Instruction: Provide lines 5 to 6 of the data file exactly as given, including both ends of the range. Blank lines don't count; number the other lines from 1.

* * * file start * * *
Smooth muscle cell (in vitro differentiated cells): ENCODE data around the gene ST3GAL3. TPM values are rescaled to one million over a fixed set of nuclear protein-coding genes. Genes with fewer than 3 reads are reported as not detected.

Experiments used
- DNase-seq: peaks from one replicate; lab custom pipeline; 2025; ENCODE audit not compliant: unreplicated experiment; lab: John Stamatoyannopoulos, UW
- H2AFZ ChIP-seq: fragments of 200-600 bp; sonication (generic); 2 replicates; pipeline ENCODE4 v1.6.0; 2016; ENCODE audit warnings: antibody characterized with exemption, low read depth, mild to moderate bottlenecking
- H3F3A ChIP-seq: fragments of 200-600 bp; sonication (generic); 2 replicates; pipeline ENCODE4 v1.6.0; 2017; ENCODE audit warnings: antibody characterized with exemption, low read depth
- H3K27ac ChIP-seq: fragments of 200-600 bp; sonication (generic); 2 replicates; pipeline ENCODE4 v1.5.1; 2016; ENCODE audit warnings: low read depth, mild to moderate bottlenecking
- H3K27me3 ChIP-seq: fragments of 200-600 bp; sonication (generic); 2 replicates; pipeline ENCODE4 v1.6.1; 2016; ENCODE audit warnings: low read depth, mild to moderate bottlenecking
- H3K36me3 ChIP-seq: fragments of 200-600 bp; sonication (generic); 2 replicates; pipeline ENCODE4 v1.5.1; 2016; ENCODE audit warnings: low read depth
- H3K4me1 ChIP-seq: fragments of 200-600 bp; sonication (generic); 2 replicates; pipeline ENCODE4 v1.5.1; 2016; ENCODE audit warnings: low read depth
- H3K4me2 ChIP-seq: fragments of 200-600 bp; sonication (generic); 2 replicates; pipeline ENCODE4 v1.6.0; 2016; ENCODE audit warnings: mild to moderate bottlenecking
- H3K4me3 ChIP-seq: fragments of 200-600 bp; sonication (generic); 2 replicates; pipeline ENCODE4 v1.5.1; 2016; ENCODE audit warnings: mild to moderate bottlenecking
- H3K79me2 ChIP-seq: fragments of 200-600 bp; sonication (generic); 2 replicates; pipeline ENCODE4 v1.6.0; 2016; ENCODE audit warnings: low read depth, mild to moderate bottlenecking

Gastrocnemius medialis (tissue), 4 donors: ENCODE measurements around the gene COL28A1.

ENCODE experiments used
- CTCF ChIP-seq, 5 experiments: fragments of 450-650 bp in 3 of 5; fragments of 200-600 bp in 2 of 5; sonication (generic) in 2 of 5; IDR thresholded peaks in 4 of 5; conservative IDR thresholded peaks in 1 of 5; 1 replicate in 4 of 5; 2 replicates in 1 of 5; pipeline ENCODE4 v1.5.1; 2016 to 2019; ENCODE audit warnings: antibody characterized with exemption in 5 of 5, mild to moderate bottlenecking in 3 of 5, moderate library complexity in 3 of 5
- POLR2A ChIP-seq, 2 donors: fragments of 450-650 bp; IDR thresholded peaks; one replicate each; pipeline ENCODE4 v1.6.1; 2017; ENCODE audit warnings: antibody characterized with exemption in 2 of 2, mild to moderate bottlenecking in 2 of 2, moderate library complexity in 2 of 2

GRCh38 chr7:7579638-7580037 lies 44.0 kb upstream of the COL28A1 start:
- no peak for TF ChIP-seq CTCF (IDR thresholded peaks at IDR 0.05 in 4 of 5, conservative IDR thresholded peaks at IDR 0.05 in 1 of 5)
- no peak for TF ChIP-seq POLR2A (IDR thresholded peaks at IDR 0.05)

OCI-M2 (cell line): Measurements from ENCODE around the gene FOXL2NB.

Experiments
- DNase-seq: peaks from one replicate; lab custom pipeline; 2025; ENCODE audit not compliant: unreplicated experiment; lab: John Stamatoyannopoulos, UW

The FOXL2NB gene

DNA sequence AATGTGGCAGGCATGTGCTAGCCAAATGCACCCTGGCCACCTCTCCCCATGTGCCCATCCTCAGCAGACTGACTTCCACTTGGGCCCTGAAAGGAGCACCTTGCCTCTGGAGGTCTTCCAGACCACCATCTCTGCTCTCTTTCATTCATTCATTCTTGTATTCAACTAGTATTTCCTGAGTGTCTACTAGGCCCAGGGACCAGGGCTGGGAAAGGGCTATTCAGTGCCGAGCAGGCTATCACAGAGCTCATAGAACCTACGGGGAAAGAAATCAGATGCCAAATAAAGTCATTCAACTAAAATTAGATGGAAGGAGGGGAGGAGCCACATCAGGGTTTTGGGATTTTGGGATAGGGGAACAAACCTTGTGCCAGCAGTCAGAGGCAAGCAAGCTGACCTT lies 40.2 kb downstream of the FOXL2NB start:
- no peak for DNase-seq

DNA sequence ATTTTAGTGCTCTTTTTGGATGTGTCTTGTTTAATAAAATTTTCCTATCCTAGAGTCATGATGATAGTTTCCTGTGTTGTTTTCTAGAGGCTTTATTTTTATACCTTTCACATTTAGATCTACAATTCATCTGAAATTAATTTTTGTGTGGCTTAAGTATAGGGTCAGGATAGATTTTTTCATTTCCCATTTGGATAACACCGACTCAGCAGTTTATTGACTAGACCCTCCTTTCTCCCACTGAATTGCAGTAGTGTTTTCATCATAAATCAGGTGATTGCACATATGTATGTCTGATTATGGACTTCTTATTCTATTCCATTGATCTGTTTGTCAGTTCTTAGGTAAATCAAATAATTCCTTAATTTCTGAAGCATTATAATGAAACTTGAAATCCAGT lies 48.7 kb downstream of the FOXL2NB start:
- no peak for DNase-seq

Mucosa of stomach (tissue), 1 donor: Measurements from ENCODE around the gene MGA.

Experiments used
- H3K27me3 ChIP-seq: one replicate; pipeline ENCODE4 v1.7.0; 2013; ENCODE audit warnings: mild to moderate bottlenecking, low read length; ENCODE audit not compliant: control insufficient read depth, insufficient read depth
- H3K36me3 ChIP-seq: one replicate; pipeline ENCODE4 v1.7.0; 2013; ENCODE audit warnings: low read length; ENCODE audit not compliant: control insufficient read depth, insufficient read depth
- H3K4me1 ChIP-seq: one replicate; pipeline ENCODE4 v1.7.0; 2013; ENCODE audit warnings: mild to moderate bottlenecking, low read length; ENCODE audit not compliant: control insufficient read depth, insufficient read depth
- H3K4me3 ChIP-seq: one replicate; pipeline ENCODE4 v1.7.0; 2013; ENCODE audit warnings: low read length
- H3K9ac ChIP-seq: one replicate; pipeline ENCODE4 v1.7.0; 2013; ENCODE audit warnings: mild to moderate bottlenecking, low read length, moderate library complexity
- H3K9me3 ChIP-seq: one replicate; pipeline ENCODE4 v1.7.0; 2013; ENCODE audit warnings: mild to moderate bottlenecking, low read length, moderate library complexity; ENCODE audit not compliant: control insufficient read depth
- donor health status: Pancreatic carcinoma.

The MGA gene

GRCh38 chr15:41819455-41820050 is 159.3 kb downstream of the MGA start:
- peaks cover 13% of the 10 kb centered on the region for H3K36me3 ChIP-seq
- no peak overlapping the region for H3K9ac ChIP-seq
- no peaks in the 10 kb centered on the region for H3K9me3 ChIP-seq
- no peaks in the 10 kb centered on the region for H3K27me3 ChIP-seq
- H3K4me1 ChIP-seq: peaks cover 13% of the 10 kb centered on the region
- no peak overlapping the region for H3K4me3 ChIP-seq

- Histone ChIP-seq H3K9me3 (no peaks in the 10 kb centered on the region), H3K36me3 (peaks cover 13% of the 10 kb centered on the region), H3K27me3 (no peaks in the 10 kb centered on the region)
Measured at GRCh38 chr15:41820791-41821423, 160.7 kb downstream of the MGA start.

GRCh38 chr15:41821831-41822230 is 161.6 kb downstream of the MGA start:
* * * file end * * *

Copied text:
- H3F3A ChIP-seq: fragments of 200-600 bp; sonication (generic); 2 replicates; pipeline ENCODE4 v1.6.0; 2017; ENCODE audit warnings: antibody characterized with exemption, low read depth
- H3K27ac ChIP-seq: fragments of 200-600 bp; sonication (generic); 2 replicates; pipeline ENCODE4 v1.5.1; 2016; ENCODE audit warnings: low read depth, mild to moderate bottlenecking